The Use of Corporate Education to Attract & Retain Millennial Employees
What are millennials and why do they matter? A millennial is someone from the “Millennial Generation”, otherwise referred to as Generation Y; the group who were born sometime between 1980 and 2000. So what’s all the fuss about when it comes to millennials in the workplace? Quite frankly, this generation is what will, and currently is, defining the work culture of the 21st century. They’re ambitious, hard-working, creative and, most importantly, exceptionally familiar and knowledgeable with all-things-tech. Needless to say, millennials are an extremely valuable asset to any workforce.
The next important question is how today’s employers can attract and, of course, retain this valuable generation. Numerous studies have demonstrated the importance of company culture to millennials, but are there specific areas which are especially appealing to them?
PwC’s “Millennials at Work” report suggests that opportunities for career progression are by far the most attractive aspect of employment to millennials. For such an ambitious, well-educated generation, it’s not surprising that they want to work in a company where they can grow, progress and thrive in the years to come. As employers, it’s therefore important to ensure that career progression is offered in ways that further provoke interest.
(image source: https://www.pwc.com/m1/en/services/consulting/documents/millennials-at-work.pdf)
Through the development of a learning culture, a message of career progression and development can be communicated effectively, whilst simultaneously benefiting your company. A learning culture encourages employees to grow their knowledge in relation to their current role, but also for their future. In terms of ROI, investing in a learning culture is a win-win scenario. Employees get access to further training, allowing them to achieve the progression they seek in employment. Simultaneously, employers benefit from the extra creativity, motivation, job satisfaction, and additional knowledge that their trained employees possess. Furthermore, employees become more loyal to their employers who are demonstrating an effort to invest in their future.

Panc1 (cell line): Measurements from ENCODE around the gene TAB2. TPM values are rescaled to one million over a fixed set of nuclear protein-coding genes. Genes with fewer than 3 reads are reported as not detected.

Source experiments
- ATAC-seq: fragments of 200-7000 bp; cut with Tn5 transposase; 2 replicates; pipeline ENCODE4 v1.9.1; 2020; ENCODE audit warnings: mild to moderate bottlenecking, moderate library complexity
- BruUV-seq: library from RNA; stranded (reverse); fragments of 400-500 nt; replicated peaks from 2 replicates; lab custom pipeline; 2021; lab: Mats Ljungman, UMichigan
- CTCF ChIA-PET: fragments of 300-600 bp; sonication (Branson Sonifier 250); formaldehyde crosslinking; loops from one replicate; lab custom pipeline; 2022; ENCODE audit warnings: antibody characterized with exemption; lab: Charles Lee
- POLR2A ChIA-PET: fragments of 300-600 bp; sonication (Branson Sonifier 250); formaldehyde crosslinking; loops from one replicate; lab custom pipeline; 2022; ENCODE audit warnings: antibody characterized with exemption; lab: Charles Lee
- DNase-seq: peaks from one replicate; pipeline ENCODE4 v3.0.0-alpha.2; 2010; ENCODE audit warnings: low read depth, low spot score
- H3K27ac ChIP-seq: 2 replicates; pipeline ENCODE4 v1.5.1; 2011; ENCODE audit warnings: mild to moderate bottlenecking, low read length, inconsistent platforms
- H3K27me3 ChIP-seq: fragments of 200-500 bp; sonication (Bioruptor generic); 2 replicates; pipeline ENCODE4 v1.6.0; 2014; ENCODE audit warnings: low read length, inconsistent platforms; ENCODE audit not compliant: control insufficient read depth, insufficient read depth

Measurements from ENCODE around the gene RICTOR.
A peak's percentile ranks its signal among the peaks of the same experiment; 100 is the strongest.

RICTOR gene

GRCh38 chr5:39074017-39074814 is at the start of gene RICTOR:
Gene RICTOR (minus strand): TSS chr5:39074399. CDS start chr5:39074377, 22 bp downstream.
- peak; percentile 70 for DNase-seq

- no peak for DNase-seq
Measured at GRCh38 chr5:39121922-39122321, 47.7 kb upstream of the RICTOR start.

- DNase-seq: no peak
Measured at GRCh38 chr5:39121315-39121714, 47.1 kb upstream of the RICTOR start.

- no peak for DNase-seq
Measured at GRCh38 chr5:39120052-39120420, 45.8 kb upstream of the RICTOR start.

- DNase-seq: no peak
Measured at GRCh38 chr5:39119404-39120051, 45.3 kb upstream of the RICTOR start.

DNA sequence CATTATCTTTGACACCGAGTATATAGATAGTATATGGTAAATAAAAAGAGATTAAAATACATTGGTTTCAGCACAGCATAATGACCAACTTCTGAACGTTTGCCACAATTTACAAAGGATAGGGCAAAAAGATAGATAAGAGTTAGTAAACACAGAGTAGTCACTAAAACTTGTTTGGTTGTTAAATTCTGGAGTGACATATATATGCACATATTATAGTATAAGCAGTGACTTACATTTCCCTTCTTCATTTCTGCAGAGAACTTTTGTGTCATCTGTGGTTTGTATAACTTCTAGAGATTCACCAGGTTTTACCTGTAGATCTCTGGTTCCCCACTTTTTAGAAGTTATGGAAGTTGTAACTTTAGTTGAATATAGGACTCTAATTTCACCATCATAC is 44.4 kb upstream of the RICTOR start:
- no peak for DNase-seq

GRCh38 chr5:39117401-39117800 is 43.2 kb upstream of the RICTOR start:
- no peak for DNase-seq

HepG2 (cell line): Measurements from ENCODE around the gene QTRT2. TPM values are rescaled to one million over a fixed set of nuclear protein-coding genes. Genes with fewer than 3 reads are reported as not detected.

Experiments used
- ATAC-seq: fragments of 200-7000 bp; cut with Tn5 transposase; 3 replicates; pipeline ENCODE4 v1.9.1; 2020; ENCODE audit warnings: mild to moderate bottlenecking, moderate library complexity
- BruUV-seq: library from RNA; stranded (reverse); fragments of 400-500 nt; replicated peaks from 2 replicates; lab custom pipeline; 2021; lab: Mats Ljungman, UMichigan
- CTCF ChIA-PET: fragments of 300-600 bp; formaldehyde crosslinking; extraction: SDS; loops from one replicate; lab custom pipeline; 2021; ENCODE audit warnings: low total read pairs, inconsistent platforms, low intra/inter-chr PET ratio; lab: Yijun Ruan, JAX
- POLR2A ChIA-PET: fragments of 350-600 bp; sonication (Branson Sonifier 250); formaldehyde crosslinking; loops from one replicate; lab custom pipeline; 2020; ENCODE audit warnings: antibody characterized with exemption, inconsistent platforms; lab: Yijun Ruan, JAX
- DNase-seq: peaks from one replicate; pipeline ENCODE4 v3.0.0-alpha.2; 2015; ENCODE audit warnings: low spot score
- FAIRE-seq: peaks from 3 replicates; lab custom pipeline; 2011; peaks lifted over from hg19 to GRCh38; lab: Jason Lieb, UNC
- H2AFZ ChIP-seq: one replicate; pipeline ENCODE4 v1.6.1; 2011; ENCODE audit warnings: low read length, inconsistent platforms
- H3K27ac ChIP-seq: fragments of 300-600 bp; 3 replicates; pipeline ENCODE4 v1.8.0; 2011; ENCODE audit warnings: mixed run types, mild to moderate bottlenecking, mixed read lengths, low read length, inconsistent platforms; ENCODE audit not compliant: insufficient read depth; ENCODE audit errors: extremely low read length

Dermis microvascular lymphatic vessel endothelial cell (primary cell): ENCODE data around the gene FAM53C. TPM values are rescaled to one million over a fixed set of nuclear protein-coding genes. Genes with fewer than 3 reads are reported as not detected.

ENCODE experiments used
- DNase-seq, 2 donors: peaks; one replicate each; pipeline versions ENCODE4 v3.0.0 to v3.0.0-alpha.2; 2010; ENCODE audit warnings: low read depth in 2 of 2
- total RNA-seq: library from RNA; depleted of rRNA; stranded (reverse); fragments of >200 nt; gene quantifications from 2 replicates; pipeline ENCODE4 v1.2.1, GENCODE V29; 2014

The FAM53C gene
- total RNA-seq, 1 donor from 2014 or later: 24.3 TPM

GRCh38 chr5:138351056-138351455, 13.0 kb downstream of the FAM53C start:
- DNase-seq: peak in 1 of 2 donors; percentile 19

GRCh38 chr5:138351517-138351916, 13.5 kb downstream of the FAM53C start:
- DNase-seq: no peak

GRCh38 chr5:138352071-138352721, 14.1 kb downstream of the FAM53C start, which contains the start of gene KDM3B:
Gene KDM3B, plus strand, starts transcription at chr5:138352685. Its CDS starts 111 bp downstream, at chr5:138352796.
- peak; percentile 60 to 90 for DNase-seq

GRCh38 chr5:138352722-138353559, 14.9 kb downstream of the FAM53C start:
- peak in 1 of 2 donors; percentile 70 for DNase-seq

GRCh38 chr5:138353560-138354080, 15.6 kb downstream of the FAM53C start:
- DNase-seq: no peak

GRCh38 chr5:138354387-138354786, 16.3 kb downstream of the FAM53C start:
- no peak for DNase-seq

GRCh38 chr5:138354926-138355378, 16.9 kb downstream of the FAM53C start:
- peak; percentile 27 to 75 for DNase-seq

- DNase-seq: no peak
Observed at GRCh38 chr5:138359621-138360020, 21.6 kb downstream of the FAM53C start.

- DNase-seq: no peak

35% of millennials are said to be attracted to companies who have existing training and development programmes in place. In fact, how well a company supports the personal and professional development of its employees is one of the main criteria for making it into ‘Fortune’s 100 Best Companies to Work For‘ list. Millennials’ high interest and ease-of-use with technology can be incorporated into a company’s learning culture through the introduction of a digital component into employee training and development programmes. This may include the use of online learning modules, e-assessments, webinars or even gamification and micro-learning. The introduction of eLearning boasts numerous positive outcomes for businesses, with e-Learning said to increase employee engagement by 18% as well as reducing costs, providing a higher quality training experience and decreasing employee turnover and absenteeism. It’s not surprising that over 40% of the Fortune 500 companies are currently using some form of educational technology.
Google is the preferred company for business and engineering millennials, ranking as the 1st preference across both industries, even when broken down into separate male and female categories. The Google culture has been perfected over the years, from the development of their super-trendy workspaces with complimentary gym subscriptions, down to the development of core and job-specific courses which are available to each and every one of the company’s employees. Google really “gets it” – they understand what millennials want, and they give them just that. Their success is built on this incredible work culture, something that other organizations can certainly benefit from.
It’s a new era for workplaces worldwide, with millennials driving much change to cultures and strategies of companies. With their undeniable value and potential, the importance of reforming internal structures is crucial for the attraction and retention of millennial employees. The introduction of relevant, engaging training and development programmes can enable organizations to survive and thrive in new-age business environments.